Category Archives: Queensryche
The Decline of the Western Civilization Part II: The Metal Years (Original Motion Picture Soundtrack)
2011, Capitol Records
Originally Released: 1988, Capitol Records
Buy the album at Amazon
1. “Under My Wheels” – Alice Cooper w/ Guns N’ Roses
2. “Bathroom Wall” – Faster Pussycat
3. “Cradle to the Grave” – Motörhead
4. “You Can Run But You Can’t Hide” – Armored Saint
5. “Born to Be Wild” – Lizzy Borden
6. “In My Darkest Hour” – Megadeth
7. “Prophecy” – Queensrÿche
8. “The Brave” – Metal Church
9. “Foaming at the Mouth” – Rigor Mortis
10. “Colleen” – Seduce
Any metal-head worth their weight in steel is well aware of this documentary that was released in 1988. It’s a truly fascinating look at life as rocker in the 1980s. For better or worse, warts and all, it absolutely captures a time and a vibe & scene that can never truly be replicated no matter how “retro” a band may act.
As it stands, the soundtrack to The Decline of the Western Civilization Part II: The Metal Years is a solid compilation. Sure, bands like Seduce and Rigor Mortis didn’t stand the test of time but when it comes to the ’80s metal scene, you can’t really argue against the inclusion of bands like Motorhead, Lizzy Borden, Megadeth, Alice Cooper, Guns N’ Roses, Metal Church or even Faster Pussycat. It was all metal one way or another.
The documentary itself was actually what turned me on to Megadeth as they performed “In My Darkest Hour” in the film and it certainly made an impression on me.
The lack of Ozzy Osbourne, Aerosmith, Poison, KISS or W.A.S.P. is a bit odd given how their stature and appearances in the documentary but the soundtrack isn’t meant to be all encompassing. If it was, we’d be putting up with having to listen to the likes of London, Tuff and Odin, too. A few tracks either start or end with audio clips from the film.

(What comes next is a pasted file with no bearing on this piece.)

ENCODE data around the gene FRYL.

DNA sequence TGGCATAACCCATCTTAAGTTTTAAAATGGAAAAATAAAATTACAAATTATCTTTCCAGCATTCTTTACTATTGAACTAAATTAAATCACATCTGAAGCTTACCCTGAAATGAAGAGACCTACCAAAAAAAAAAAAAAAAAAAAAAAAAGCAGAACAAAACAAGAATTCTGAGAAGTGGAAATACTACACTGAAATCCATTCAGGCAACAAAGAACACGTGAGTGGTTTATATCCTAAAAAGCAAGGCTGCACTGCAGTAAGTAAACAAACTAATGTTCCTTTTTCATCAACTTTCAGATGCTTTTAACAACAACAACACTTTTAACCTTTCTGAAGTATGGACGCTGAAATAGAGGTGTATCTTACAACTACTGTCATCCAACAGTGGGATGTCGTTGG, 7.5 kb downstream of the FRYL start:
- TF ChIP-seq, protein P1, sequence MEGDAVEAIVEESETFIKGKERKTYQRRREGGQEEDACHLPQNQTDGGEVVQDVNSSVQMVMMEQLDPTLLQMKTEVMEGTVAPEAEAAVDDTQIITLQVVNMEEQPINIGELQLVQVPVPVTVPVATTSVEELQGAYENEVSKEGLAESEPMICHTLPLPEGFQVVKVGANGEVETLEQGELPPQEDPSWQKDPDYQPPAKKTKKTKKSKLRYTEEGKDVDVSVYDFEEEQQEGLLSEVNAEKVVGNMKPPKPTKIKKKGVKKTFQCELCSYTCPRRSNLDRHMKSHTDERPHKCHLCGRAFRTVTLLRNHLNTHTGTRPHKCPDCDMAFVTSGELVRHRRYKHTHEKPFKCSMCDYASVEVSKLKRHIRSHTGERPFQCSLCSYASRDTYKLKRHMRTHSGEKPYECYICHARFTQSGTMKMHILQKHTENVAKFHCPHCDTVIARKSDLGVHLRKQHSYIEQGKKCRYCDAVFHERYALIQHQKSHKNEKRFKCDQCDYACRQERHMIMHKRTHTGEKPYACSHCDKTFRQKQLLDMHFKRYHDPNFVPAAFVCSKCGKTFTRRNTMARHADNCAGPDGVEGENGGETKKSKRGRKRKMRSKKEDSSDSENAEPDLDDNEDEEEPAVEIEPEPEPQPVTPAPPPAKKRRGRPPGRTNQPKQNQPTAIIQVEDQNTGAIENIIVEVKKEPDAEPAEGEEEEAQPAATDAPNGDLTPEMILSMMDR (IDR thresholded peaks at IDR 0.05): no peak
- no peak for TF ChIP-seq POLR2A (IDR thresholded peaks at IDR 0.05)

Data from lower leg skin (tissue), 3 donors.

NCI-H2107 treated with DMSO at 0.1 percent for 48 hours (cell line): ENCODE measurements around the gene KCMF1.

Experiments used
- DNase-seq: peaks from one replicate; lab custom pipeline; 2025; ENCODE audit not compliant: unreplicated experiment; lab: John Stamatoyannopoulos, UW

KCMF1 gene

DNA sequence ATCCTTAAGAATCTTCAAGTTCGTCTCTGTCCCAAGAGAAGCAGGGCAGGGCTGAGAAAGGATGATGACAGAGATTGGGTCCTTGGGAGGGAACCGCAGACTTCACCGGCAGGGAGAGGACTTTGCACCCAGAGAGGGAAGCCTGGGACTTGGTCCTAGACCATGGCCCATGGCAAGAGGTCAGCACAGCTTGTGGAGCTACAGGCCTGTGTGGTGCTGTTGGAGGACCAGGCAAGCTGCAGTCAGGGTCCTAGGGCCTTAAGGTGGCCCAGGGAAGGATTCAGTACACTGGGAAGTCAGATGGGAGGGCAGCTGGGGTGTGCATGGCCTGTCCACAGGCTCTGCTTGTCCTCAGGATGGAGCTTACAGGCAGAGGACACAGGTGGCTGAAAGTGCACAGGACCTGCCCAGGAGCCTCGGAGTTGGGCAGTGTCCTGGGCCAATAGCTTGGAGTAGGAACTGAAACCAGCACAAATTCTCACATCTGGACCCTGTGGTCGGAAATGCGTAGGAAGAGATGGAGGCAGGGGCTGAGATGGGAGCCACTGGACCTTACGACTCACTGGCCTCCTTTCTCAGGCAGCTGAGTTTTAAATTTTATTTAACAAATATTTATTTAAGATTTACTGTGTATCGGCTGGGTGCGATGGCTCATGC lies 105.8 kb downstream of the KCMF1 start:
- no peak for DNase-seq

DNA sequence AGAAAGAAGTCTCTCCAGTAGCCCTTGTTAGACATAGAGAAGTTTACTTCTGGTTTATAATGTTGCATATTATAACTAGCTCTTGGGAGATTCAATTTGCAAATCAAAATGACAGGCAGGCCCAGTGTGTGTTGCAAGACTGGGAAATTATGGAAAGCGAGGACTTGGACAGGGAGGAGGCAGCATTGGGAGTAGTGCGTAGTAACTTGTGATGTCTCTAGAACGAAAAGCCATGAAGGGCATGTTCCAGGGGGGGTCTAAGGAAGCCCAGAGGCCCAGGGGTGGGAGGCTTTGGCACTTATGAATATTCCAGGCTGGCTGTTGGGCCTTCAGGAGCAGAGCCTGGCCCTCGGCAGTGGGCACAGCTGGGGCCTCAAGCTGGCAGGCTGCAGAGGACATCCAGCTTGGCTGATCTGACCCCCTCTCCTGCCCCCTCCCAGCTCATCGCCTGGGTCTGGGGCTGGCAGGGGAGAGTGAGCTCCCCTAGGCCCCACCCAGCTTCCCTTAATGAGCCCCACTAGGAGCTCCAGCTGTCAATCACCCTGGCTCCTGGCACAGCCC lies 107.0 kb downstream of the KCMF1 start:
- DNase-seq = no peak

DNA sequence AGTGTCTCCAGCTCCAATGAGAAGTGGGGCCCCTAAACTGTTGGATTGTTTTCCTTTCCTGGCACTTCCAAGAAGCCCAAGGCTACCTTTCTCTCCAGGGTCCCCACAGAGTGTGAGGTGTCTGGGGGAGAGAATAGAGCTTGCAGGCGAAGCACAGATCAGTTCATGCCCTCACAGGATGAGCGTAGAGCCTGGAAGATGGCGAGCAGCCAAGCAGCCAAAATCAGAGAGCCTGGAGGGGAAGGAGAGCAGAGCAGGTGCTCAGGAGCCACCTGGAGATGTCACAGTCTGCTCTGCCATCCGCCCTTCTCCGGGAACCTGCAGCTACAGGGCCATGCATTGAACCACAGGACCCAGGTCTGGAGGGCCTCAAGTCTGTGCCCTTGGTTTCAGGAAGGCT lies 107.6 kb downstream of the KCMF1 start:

We could argue for hours over who truly deserves to be included on a compilation of ’80s metal but this soundtrack is just a taste of what that era had to offer and is meant to tie in most closely with bands featured in the documentary. Keep that in mind and what you’ve got is a good collection of ’80s rock & metal that will fit right in with your retro denim vest.
Highlights: “Under My Wheels”, “Bathroom Wall”, “Born to Be Wild”, “In My Darkest Hour”, “Prophecy”
Tags: 1980s, Alice Cooper, Armored Saint, Classic Metal, Classic Rock, Faster Pussycat, Glam Metal, Glam Rock, Guns N' Roses, Hair Metal, Hard Rock, Heavy Metal, Lizzy Borden, Megadeth, Metal, Metal Church, Motorhead, Pop Metal, Queensryche, Rock, Thrash Metal
2013, Century Media Records
2. “Where Dreams Go to Die”
4. “In This Light”
7. “Midnight Lullaby”
8. “A World Without”
9. “Don’t Look Back”
11. “Open Road”
Todd La Torre – Lead Vocals
Michael Wilton – Guitar
Parker Lundgren – Guitar
Eddie Jackson – Bass, Backing Vocals
Scott Rockenfield – Drums, Percussion
Produced by James Barton
Well, I’ve already reviewed TateRyche, I figured I had to give ToddRyche a shot as well! Equal time and all that jazz. As I’ve mentioned before, Queensryche has never been a favorite of mine. I never disliked them, they’ve certainly recorded some very cool songs over the years, but when I bought Operation: Mindcrime I felt that was enough for me. Funny that with the feud, I’m more interested in Queensryche than I ever have been!